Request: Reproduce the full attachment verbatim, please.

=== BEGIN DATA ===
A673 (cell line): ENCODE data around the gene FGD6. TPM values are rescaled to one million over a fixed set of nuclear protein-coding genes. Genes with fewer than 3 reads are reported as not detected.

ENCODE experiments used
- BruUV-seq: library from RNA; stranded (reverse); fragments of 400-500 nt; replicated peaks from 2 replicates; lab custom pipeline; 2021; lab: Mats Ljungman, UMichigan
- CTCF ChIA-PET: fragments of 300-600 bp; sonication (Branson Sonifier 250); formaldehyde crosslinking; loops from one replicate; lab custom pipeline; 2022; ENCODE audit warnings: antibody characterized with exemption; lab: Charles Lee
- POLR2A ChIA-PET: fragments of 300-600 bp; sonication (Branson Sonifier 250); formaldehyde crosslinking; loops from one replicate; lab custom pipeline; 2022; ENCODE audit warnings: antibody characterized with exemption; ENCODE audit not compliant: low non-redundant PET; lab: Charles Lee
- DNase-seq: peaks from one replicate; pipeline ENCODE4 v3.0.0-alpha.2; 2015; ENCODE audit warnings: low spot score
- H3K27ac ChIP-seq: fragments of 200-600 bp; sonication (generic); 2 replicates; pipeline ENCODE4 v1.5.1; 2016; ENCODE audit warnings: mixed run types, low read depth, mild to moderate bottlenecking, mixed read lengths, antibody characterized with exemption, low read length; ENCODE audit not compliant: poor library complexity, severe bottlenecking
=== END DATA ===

A673 (cell line): ENCODE data around the gene FGD6. TPM values are rescaled to one million over a fixed set of nuclear protein-coding genes. Genes with fewer than 3 reads are reported as not detected.

ENCODE experiments used
- BruUV-seq: library from RNA; stranded (reverse); fragments of 400-500 nt; replicated peaks from 2 replicates; lab custom pipeline; 2021; lab: Mats Ljungman, UMichigan
- CTCF ChIA-PET: fragments of 300-600 bp; sonication (Branson Sonifier 250); formaldehyde crosslinking; loops from one replicate; lab custom pipeline; 2022; ENCODE audit warnings: antibody characterized with exemption; lab: Charles Lee
- POLR2A ChIA-PET: fragments of 300-600 bp; sonication (Branson Sonifier 250); formaldehyde crosslinking; loops from one replicate; lab custom pipeline; 2022; ENCODE audit warnings: antibody characterized with exemption; ENCODE audit not compliant: low non-redundant PET; lab: Charles Lee
- DNase-seq: peaks from one replicate; pipeline ENCODE4 v3.0.0-alpha.2; 2015; ENCODE audit warnings: low spot score
- H3K27ac ChIP-seq: fragments of 200-600 bp; sonication (generic); 2 replicates; pipeline ENCODE4 v1.5.1; 2016; ENCODE audit warnings: mixed run types, low read depth, mild to moderate bottlenecking, mixed read lengths, antibody characterized with exemption, low read length; ENCODE audit not compliant: poor library complexity, severe bottlenecking